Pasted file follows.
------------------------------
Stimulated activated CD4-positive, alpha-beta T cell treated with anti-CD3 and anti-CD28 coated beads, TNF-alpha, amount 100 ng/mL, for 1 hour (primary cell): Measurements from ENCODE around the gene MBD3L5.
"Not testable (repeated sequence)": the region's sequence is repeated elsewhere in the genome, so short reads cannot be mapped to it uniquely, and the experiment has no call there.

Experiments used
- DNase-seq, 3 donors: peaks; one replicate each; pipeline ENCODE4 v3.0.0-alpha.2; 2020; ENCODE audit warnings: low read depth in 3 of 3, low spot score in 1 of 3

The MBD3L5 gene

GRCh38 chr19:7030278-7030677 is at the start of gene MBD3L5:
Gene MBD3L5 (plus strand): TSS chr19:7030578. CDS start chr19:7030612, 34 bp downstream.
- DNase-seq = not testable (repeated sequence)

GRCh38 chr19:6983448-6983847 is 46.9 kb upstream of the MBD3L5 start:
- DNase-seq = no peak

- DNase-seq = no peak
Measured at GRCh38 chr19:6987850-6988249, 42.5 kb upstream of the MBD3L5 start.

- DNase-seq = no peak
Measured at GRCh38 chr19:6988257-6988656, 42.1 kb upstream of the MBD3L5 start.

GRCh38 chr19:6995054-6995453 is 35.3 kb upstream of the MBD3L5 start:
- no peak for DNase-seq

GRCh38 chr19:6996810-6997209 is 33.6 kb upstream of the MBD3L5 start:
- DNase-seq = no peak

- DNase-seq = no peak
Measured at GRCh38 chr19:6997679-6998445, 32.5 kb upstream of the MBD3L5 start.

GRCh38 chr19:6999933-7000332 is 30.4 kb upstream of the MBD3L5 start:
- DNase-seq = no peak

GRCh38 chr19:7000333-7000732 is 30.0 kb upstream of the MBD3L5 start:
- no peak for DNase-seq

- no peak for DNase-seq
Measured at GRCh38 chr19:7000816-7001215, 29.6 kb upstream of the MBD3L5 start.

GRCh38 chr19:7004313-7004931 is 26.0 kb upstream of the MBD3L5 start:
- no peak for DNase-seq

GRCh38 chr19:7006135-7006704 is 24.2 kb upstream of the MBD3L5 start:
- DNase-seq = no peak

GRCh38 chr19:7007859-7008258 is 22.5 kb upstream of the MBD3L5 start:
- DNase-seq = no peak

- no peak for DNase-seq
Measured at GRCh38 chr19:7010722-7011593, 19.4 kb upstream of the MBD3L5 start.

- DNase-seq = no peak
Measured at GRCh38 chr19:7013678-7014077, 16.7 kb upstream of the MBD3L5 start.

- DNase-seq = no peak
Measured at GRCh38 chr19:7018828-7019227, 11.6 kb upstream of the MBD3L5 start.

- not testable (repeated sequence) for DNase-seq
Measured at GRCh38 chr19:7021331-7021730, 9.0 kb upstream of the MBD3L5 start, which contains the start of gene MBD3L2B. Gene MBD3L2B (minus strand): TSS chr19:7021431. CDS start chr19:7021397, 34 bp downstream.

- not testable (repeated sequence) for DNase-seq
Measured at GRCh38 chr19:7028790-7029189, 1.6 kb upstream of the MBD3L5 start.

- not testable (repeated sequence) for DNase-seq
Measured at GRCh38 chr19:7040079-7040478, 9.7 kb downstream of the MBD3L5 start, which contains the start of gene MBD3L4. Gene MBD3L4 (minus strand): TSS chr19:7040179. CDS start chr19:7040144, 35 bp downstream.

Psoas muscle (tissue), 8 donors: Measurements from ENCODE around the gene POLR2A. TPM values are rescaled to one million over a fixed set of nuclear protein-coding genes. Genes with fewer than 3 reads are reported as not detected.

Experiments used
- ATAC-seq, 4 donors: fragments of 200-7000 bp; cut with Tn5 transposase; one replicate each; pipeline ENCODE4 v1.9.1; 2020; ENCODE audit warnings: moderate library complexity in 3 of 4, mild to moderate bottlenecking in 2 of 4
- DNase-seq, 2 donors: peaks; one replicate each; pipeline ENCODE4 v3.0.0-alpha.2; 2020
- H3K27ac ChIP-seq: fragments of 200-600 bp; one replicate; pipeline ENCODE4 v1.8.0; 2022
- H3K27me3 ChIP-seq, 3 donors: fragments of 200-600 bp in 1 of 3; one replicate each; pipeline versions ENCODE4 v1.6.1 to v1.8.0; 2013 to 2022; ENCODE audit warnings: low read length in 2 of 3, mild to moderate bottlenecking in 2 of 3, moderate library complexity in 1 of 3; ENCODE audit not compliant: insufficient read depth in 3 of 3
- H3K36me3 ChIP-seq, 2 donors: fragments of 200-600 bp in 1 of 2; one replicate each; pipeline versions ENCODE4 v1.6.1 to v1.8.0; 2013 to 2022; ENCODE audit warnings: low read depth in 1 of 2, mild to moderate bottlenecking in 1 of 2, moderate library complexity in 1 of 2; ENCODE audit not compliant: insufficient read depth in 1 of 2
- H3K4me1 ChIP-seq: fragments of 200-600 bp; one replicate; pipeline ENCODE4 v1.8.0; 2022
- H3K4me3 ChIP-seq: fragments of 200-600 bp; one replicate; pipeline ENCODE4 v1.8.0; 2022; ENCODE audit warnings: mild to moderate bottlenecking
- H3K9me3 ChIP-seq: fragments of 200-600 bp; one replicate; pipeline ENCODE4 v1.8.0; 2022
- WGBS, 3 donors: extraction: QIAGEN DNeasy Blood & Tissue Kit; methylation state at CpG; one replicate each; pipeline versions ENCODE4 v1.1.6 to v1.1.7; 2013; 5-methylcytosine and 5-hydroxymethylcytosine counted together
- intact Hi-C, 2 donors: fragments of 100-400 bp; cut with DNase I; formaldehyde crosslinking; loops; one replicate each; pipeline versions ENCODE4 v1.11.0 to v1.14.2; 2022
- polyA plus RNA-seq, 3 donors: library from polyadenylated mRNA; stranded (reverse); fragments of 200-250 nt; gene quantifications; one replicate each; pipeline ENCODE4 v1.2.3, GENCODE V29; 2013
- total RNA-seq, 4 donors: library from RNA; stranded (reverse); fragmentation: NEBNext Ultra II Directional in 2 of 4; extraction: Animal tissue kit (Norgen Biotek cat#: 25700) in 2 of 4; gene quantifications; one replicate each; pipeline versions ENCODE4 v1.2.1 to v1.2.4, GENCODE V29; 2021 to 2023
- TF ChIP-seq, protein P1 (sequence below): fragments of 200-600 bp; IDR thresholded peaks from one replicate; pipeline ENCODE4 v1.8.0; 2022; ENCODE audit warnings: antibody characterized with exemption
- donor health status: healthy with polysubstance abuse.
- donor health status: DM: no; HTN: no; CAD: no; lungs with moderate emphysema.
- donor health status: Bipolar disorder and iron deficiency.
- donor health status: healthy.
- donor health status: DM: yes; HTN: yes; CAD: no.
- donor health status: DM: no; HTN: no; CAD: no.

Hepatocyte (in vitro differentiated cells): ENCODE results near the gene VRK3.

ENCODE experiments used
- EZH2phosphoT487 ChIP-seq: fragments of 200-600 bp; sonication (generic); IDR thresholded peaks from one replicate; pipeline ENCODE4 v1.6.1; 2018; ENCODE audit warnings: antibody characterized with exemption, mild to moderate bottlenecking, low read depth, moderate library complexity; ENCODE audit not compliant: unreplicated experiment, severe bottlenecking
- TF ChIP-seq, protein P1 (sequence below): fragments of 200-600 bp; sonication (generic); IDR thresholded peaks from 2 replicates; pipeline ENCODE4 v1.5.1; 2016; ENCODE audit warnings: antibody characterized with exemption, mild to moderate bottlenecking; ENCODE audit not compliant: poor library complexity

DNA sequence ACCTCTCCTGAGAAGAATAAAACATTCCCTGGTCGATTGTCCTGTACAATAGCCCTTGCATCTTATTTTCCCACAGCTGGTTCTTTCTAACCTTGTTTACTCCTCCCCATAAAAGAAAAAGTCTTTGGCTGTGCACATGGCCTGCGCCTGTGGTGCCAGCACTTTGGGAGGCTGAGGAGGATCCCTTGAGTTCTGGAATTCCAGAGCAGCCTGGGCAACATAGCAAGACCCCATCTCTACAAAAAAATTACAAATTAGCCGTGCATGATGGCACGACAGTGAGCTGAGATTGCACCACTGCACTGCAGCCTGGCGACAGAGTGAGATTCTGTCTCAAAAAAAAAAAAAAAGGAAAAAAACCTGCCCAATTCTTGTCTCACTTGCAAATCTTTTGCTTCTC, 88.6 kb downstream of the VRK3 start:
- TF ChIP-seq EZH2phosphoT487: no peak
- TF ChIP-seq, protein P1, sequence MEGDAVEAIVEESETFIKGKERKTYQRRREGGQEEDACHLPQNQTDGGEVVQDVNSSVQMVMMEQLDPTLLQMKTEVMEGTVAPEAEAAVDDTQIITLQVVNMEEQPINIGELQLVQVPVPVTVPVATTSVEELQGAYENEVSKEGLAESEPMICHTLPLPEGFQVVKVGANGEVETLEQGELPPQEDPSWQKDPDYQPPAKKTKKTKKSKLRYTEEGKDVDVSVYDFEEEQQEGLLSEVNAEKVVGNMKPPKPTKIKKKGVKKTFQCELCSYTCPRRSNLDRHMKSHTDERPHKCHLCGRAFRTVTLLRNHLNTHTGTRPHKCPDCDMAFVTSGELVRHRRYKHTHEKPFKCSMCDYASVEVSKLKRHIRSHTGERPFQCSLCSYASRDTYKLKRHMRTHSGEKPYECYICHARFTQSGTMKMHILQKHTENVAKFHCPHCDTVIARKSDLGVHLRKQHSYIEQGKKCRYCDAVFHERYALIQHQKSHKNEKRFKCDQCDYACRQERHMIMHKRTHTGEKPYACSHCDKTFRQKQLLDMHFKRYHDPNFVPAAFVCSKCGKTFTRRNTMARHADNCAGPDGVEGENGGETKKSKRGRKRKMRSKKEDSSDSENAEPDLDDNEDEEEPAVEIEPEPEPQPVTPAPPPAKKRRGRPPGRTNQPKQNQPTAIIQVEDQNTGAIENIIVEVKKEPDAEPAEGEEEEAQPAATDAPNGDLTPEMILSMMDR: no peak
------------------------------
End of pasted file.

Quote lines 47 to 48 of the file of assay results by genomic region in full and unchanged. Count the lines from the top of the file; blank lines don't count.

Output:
- ATAC-seq, 4 donors: fragments of 200-7000 bp; cut with Tn5 transposase; one replicate each; pipeline ENCODE4 v1.9.1; 2020; ENCODE audit warnings: moderate library complexity in 3 of 4, mild to moderate bottlenecking in 2 of 4
- DNase-seq, 2 donors: peaks; one replicate each; pipeline ENCODE4 v3.0.0-alpha.2; 2020